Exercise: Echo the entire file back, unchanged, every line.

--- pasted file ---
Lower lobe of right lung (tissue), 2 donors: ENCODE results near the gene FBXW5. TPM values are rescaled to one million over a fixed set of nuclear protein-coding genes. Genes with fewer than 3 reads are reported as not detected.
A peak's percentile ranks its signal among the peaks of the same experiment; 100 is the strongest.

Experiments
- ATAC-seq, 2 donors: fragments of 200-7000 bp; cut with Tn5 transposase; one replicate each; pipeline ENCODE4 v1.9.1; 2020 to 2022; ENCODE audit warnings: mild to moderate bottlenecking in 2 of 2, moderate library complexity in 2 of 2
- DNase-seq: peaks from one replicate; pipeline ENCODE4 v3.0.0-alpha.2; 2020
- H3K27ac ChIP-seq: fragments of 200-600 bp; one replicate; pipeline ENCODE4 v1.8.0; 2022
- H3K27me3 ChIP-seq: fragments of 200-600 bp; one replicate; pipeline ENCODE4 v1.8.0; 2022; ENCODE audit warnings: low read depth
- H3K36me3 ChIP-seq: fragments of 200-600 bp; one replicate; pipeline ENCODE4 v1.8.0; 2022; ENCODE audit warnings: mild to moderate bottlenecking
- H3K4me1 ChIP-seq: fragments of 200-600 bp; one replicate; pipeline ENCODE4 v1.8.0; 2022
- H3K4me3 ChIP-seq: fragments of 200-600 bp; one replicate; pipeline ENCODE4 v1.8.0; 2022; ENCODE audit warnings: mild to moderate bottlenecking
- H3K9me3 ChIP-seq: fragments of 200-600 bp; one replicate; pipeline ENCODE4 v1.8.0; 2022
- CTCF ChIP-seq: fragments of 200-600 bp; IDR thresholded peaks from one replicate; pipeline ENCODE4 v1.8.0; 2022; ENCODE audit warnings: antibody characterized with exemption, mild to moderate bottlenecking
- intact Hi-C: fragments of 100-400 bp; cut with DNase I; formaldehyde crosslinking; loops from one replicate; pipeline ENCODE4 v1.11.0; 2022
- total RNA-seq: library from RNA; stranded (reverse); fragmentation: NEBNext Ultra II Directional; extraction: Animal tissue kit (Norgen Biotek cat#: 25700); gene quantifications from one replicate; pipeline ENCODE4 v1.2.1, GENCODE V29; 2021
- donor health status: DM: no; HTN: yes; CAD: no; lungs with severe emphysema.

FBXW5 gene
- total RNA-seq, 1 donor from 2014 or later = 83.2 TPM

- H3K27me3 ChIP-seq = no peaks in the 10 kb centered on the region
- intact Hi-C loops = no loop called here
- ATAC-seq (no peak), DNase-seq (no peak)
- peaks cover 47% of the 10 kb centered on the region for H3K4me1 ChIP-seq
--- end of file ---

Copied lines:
Lower lobe of right lung (tissue), 2 donors: ENCODE results near the gene FBXW5. TPM values are rescaled to one million over a fixed set of nuclear protein-coding genes. Genes with fewer than 3 reads are reported as not detected.
A peak's percentile ranks its signal among the peaks of the same experiment; 100 is the strongest.

Experiments
- ATAC-seq, 2 donors: fragments of 200-7000 bp; cut with Tn5 transposase; one replicate each; pipeline ENCODE4 v1.9.1; 2020 to 2022; ENCODE audit warnings: mild to moderate bottlenecking in 2 of 2, moderate library complexity in 2 of 2
- DNase-seq: peaks from one replicate; pipeline ENCODE4 v3.0.0-alpha.2; 2020
- H3K27ac ChIP-seq: fragments of 200-600 bp; one replicate; pipeline ENCODE4 v1.8.0; 2022
- H3K27me3 ChIP-seq: fragments of 200-600 bp; one replicate; pipeline ENCODE4 v1.8.0; 2022; ENCODE audit warnings: low read depth
- H3K36me3 ChIP-seq: fragments of 200-600 bp; one replicate; pipeline ENCODE4 v1.8.0; 2022; ENCODE audit warnings: mild to moderate bottlenecking
- H3K4me1 ChIP-seq: fragments of 200-600 bp; one replicate; pipeline ENCODE4 v1.8.0; 2022
- H3K4me3 ChIP-seq: fragments of 200-600 bp; one replicate; pipeline ENCODE4 v1.8.0; 2022; ENCODE audit warnings: mild to moderate bottlenecking
- H3K9me3 ChIP-seq: fragments of 200-600 bp; one replicate; pipeline ENCODE4 v1.8.0; 2022
- CTCF ChIP-seq: fragments of 200-600 bp; IDR thresholded peaks from one replicate; pipeline ENCODE4 v1.8.0; 2022; ENCODE audit warnings: antibody characterized with exemption, mild to moderate bottlenecking
- intact Hi-C: fragments of 100-400 bp; cut with DNase I; formaldehyde crosslinking; loops from one replicate; pipeline ENCODE4 v1.11.0; 2022
- total RNA-seq: library from RNA; stranded (reverse); fragmentation: NEBNext Ultra II Directional; extraction: Animal tissue kit (Norgen Biotek cat#: 25700); gene quantifications from one replicate; pipeline ENCODE4 v1.2.1, GENCODE V29; 2021
- donor health status: DM: no; HTN: yes; CAD: no; lungs with severe emphysema.

FBXW5 gene
- total RNA-seq, 1 donor from 2014 or later = 83.2 TPM

- H3K27me3 ChIP-seq = no peaks in the 10 kb centered on the region
- intact Hi-C loops = no loop called here
- ATAC-seq (no peak), DNase-seq (no peak)
- peaks cover 47% of the 10 kb centered on the region for H3K4me1 ChIP-seq